At one point a call is placed on a cellular phone

I was worried when I picked up the latest Book Lover's Cookbook entry, Patricia Cornwell's Unnatural Exposure, that I wasn't entirely up for a gruesome murder mystery. I read quite a bit of Cornwell in my late teens or so, but that was back when my tastes generally ran that direction and I knew a slightly concerning amount about serial killers. These days I find I don't really have the stomach for it, because having children has made me weeeeeeaaaaaaaaak (and/or more empathetic to human suuuuuuffering). For example, I stopped watching Boardwalk Empire when Anna was an infant because during a scene in which a random gangster (who was not nice and would definitely be dead by now anyway and also was fictional) was repeatedly punched in the face, I became overwhelmed with the thought that he was once someone's child. Parenthood is exhausting.

My point being, I didn't really know if I was in the mood for dismembered bodies and such, but what I was in the mood for without even realizing it was a story written in 1997 that centers on everyone being somewhat afraid of and confused by The Internet. It's SPECTACULAR. 

And there are CRAB CAKES in it.

How no-nonsense is everything surrounding our heroine, Dr. Kay Scarpetta? The excerpt in the cookbook is literally just one character saying a recipe for crab cakes, out loud. They are described as "no-fuss." They are from a lady named Bev. No time for frills, there are dismembered bodies everywhere!

Here are my favorite parts of Unnatural Exposure, in the order that they occur:

Page 18  Her beeper goes off.

28  The jerkface investigator's first name is Percy, which brings to mind Thomas & Friends. I hate him immediately and immoderately.

36  The killer sends Scarpetta an email with a picture attached. It takes roughly eighteen paragraphs for her to see it. "An image began to materialize on my screen, rolling down in color, one band of pixels at a time."

81  In case you have spent the past 45 pages wondering what "pixels" are, here is a definition. The definition involves a dot matrix.

109  Whoa did you guys know you could get a portable color scanner for "four, five hundred bucks"?


126 Their tour of Graceland is conducted via cassette tape, although to be fair, this might still be accurate to Graceland, I have no idea.

139 "The point is, scanning files into your computer and sending them through the Internet is very accessible to your average person, which is why telecommunications crimes are keeping us so busy these days." Dammit average people quit ruining everything good with your crimes.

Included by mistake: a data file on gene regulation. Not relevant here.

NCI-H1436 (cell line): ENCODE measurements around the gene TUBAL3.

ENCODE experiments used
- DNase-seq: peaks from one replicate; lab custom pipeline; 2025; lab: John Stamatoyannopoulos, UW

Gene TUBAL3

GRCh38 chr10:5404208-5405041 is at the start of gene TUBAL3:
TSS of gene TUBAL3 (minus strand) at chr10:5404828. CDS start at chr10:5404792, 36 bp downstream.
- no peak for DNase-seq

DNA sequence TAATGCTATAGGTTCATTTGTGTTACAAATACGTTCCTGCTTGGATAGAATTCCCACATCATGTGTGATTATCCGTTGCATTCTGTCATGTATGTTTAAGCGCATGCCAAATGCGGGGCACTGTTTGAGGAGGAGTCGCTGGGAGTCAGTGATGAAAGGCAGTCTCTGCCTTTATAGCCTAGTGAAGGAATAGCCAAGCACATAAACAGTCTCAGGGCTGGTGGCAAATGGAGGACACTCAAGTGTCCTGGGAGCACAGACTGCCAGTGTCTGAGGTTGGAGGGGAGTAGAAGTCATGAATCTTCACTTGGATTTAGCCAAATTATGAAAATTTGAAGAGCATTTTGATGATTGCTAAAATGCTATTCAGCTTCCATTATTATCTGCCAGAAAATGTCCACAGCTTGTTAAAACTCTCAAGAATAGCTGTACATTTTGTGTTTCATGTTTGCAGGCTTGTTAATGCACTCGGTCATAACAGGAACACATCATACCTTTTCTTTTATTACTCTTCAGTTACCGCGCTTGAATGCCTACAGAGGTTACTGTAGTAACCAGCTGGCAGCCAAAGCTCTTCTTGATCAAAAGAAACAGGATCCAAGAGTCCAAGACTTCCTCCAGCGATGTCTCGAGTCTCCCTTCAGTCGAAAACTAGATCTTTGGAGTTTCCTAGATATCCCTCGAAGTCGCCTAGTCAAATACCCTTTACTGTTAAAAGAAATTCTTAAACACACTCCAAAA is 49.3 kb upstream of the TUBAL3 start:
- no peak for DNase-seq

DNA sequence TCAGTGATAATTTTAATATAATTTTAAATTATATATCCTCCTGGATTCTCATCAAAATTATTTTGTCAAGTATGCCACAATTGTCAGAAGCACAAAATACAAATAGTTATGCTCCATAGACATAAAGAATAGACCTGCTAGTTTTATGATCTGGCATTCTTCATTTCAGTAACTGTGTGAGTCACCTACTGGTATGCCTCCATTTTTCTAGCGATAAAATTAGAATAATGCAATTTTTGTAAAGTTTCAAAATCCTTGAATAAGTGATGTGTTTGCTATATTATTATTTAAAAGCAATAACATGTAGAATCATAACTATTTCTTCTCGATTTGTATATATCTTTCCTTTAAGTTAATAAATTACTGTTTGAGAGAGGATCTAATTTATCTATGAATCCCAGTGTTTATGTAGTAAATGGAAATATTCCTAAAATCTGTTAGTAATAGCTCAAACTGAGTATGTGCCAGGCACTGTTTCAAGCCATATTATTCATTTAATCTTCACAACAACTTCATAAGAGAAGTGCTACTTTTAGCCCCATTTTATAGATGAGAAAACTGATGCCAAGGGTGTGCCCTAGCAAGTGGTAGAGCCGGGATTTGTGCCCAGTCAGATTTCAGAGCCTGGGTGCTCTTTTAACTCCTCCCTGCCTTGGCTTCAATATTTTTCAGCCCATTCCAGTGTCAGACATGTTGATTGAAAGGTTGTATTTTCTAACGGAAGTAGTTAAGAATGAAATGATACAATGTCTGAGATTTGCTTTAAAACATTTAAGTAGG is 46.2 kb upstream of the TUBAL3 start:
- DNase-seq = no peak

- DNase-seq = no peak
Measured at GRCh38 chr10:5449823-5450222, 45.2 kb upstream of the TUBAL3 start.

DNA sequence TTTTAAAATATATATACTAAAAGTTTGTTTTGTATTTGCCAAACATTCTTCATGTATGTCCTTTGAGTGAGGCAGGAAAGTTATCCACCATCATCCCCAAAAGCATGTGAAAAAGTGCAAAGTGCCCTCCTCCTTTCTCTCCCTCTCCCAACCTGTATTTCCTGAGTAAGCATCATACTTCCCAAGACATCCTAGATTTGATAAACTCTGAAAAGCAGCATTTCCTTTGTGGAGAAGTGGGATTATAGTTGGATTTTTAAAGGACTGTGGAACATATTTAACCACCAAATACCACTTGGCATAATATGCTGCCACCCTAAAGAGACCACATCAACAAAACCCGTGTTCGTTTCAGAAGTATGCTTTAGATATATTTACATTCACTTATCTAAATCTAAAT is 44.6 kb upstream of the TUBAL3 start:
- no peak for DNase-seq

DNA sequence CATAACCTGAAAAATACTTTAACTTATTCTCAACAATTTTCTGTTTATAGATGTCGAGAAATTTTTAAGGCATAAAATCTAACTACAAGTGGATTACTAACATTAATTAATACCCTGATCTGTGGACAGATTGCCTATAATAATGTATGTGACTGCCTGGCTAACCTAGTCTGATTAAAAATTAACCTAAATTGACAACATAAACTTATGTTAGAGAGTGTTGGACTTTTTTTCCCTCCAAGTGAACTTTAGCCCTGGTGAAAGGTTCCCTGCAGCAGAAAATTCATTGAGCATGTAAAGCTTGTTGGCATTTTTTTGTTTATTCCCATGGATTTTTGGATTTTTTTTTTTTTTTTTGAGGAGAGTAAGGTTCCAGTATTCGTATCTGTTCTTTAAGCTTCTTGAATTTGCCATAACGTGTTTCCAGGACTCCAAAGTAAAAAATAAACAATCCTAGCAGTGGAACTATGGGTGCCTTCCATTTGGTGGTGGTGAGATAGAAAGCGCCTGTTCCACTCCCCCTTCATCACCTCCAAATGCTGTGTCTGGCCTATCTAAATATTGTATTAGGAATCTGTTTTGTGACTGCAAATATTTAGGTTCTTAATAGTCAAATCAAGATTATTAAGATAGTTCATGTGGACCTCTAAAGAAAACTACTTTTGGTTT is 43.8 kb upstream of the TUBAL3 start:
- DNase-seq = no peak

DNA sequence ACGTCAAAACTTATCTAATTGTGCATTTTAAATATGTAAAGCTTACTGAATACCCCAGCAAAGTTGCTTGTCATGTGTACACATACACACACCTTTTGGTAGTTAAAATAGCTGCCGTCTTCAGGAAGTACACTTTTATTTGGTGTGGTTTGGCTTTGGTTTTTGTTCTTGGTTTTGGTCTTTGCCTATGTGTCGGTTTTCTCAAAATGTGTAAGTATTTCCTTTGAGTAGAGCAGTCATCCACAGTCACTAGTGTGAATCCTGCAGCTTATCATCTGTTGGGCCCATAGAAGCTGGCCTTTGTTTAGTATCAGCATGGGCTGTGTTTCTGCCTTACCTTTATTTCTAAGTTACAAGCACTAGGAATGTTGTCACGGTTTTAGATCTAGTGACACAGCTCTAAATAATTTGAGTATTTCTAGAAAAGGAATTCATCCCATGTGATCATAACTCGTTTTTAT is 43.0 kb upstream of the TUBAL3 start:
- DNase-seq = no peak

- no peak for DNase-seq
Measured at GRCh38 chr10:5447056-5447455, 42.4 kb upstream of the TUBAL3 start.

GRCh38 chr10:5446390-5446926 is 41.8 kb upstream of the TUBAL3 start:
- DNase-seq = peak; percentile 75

142 The killer has sent electronic mail DIRECTLY TO THE WHITE HOUSE. The missive is all lowercase and lacking punctuation because the killer is actually pretty advanced as far as the internet goes.

191 The Martha Stewart "whipping up something with meringue" on the Today show has never been to jail, because these truly were simpler times.

199 The FBI's big sting operation involves Scarpetta hanging out in an AOL chat room waiting for the killer to happen upon it. This endeavor is successful. ("A/S/L?" she fails to ask, leading me to question her investigative skills.)

243 A character says "Don't you die on me." This is followed, appropriately and necessarily, by "Don't you dare!" This strategy is also successful.

250 A package arrives with a shipping label that appears to have been printed from a computer. Everyone is extremely unnerved by this.

258 This professional profiler is on to you, internet commenters: "His refusal to use punctuation indicates his belief that he is not like other people and the same rules do not apply to him."

General observation: Surnames in this book include Kitchen, Pleasants, Ring, and Wheat, yet the total pun count based on character names comes in at a tremendously disappointing one.

Hilariously terrible association with the recipe even though all the cookbook did this time was copy the recipe straight out of the novel: it is implied more than once that the crab may have been infected by a mutant strain of DEADLY MONKEYPOX.

This probably goes without saying, but I recommend this book very highly.

You'll have to excuse me now, however, as Anna is pitching me on a concept called "The Coffee Factory" that involves chocolate pixie dust and I need to liquidate some assets because I am definitely investing ASAP.